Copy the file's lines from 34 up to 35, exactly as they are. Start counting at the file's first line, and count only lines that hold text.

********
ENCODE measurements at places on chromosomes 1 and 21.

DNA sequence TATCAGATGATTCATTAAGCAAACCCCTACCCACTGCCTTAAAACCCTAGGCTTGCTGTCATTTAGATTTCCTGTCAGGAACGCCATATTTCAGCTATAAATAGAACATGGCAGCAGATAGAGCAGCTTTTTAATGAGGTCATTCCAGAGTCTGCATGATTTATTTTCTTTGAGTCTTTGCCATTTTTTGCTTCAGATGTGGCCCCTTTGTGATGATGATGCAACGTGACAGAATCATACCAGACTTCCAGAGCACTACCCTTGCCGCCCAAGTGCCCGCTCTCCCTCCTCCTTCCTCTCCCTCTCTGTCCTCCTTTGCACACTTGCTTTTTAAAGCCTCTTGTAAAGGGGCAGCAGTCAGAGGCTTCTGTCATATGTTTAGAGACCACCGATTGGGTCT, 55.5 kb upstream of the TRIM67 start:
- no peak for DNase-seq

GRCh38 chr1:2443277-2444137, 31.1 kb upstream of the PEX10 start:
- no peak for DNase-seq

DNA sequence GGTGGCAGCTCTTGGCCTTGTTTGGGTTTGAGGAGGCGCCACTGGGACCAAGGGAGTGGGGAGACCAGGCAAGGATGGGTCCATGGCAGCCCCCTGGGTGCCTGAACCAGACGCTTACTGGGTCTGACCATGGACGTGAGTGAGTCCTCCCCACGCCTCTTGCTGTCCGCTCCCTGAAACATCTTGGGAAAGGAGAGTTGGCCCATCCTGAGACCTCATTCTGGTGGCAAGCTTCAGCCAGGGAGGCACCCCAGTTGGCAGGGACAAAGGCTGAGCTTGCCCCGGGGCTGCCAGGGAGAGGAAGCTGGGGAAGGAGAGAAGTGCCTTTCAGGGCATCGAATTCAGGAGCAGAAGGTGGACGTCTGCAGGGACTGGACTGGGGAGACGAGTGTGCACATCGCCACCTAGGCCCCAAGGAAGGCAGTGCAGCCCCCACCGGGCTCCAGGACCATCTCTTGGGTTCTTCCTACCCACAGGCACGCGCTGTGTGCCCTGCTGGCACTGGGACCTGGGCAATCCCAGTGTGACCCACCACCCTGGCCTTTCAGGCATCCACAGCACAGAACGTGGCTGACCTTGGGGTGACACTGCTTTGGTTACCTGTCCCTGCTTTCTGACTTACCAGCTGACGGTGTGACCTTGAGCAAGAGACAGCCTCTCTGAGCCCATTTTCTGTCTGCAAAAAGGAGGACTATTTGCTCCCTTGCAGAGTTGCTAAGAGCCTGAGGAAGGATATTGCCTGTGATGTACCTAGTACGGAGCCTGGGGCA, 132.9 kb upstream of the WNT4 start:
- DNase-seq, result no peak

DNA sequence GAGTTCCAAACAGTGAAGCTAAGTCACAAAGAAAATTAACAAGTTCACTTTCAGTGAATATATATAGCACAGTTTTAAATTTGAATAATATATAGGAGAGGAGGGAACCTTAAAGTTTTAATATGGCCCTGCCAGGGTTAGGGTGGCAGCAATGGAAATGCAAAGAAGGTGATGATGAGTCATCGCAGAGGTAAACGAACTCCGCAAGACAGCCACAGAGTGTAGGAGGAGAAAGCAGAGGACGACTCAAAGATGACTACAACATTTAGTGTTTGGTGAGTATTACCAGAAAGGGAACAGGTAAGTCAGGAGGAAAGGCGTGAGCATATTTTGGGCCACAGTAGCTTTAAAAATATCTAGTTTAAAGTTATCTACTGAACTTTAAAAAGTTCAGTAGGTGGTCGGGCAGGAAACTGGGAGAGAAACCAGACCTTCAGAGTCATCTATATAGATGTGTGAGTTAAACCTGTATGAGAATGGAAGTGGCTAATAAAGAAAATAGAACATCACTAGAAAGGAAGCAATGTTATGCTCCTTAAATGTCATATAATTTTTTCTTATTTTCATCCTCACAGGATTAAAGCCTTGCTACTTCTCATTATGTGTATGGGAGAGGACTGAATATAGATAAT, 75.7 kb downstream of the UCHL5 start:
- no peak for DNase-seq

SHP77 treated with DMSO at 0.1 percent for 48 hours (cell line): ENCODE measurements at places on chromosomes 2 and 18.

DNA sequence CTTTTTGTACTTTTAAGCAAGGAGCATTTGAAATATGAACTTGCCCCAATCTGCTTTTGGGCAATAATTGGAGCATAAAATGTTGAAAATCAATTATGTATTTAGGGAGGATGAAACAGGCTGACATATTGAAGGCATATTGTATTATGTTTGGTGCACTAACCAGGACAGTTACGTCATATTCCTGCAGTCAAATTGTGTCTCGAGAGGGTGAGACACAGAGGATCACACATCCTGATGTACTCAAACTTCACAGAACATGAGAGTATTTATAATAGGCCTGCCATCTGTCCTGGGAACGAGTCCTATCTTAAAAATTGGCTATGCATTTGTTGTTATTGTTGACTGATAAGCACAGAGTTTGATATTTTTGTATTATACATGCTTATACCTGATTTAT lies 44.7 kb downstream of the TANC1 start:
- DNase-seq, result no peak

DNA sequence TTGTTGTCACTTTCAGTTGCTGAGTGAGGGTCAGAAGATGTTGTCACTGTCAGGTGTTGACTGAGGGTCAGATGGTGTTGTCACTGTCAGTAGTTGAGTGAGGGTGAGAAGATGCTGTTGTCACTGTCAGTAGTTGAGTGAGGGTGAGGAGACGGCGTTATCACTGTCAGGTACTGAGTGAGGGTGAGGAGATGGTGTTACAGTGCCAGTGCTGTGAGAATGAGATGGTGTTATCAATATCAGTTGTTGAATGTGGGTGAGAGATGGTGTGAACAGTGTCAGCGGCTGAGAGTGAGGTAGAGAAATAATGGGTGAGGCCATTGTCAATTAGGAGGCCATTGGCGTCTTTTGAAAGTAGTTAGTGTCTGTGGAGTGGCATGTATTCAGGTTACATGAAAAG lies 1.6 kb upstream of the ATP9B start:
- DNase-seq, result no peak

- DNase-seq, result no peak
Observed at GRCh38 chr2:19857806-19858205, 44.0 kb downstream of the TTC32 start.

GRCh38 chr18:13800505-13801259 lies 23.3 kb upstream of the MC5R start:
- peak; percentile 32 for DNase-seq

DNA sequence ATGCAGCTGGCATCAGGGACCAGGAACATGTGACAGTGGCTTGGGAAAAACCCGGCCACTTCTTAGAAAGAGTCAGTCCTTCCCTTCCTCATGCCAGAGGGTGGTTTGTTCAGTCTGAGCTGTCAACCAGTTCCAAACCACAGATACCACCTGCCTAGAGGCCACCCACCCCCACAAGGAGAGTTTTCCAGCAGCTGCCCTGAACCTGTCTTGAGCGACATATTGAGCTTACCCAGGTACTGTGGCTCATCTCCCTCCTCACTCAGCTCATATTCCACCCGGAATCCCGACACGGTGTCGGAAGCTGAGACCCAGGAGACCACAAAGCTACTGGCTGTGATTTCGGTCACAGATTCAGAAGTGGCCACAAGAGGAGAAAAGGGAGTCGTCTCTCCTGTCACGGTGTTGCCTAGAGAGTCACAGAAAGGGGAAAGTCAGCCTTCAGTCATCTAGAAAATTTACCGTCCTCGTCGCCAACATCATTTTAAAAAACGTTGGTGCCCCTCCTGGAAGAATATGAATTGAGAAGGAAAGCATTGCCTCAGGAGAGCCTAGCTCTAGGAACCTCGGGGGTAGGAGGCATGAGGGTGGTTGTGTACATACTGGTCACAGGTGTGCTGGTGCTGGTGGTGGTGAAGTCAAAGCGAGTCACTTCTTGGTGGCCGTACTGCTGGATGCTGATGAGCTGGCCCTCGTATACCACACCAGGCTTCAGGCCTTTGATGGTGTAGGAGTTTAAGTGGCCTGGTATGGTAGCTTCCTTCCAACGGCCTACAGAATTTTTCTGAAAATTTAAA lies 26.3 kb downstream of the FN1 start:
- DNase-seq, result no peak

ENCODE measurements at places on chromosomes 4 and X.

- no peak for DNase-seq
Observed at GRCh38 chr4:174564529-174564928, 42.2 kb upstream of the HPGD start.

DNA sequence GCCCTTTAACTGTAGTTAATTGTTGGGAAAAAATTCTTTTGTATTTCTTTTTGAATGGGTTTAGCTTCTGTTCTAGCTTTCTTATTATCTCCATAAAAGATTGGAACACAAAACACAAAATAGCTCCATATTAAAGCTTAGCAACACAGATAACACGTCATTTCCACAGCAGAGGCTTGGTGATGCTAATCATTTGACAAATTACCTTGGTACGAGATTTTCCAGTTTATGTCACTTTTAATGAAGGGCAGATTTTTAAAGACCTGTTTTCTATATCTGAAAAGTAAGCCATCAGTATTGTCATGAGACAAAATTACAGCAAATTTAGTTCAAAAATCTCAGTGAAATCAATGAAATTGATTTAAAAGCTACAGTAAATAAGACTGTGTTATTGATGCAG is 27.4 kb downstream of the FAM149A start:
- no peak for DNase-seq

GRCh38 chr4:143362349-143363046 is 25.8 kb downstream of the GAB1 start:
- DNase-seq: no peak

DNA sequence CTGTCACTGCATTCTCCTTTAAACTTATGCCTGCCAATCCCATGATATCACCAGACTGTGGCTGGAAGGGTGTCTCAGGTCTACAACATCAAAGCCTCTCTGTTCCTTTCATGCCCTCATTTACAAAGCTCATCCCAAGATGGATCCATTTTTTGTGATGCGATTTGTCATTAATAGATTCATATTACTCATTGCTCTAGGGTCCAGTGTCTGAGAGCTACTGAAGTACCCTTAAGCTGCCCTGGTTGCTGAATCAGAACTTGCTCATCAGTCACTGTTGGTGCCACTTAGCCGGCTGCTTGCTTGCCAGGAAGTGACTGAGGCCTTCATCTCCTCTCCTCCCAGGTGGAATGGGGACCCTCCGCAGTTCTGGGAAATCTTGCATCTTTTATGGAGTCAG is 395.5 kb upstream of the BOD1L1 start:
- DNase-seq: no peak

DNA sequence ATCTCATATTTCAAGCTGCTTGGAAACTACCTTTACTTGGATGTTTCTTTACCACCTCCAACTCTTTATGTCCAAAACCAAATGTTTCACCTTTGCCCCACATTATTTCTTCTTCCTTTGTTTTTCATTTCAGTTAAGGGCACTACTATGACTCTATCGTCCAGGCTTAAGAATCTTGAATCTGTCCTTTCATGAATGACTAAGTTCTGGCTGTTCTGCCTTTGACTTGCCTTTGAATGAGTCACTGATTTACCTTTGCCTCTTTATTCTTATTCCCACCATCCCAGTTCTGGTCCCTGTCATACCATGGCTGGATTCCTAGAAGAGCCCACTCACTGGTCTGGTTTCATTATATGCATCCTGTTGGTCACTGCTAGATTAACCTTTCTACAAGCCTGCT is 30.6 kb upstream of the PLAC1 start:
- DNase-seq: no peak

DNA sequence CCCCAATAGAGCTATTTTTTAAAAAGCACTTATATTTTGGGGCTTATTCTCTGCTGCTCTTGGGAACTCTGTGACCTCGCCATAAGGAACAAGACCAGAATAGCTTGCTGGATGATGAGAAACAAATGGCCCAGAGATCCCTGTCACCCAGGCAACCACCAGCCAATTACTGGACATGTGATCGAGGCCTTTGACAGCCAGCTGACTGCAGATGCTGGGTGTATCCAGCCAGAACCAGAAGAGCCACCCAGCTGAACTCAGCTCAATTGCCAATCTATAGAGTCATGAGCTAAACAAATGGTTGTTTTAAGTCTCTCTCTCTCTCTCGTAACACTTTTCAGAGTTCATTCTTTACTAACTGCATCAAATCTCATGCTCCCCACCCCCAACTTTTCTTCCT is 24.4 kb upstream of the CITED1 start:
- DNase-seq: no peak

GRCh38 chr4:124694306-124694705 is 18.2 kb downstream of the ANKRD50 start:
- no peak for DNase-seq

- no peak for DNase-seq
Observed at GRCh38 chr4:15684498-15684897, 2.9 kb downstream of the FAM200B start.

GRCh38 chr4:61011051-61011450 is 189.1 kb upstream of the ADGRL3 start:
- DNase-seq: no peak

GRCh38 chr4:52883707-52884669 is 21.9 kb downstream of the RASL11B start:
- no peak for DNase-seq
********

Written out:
GRCh38 chr4:124694306-124694705 is 18.2 kb downstream of the ANKRD50 start:
- no peak for DNase-seq